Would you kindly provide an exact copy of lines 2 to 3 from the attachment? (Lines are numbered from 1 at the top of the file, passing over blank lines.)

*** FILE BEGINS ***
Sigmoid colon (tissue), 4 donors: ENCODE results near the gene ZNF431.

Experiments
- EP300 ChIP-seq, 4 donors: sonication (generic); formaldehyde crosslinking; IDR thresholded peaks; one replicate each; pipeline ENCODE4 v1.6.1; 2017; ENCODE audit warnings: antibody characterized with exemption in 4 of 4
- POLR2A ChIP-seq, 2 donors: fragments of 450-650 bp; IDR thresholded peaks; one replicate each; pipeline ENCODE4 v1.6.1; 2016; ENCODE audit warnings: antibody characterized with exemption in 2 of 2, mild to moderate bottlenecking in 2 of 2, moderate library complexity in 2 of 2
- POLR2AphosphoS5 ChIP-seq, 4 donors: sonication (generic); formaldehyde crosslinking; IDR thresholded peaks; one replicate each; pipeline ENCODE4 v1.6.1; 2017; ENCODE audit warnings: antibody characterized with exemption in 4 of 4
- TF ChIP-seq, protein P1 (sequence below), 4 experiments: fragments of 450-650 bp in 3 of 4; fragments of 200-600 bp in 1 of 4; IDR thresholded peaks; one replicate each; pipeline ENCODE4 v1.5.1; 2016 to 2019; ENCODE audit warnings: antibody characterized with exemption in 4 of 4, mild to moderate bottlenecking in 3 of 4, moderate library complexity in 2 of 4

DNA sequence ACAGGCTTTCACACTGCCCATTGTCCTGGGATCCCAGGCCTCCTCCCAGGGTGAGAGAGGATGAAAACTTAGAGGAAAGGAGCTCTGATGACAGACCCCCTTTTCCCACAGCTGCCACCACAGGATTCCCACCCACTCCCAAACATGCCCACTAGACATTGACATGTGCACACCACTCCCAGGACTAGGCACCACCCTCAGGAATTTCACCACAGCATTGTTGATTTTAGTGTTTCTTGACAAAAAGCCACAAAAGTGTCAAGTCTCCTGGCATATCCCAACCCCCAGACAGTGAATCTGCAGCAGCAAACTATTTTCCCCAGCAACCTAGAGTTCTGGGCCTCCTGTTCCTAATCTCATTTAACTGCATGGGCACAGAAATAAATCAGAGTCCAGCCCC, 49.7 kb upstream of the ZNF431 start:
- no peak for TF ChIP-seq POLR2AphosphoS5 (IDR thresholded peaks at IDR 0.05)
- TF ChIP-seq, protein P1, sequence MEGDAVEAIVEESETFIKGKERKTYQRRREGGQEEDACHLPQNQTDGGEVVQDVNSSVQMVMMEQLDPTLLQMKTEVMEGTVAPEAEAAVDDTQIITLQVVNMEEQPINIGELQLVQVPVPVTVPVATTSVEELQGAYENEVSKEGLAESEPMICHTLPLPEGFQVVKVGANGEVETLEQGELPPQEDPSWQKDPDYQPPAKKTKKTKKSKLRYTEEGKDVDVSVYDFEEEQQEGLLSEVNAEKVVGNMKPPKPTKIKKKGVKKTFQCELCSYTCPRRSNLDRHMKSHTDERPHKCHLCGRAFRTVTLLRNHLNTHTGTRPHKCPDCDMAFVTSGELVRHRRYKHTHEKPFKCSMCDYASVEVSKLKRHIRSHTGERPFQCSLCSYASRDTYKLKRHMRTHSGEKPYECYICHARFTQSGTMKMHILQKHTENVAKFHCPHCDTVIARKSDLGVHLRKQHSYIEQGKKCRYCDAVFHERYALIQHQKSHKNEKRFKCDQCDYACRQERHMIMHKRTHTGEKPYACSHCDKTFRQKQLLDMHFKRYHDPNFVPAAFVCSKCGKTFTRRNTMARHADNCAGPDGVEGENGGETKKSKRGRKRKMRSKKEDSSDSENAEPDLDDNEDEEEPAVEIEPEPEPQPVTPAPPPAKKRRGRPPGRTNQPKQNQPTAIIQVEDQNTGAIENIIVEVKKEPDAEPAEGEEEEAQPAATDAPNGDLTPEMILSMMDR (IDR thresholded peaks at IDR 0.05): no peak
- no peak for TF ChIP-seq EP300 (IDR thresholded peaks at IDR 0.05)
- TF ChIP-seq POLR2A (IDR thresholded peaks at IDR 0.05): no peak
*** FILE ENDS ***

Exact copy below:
Experiments
- EP300 ChIP-seq, 4 donors: sonication (generic); formaldehyde crosslinking; IDR thresholded peaks; one replicate each; pipeline ENCODE4 v1.6.1; 2017; ENCODE audit warnings: antibody characterized with exemption in 4 of 4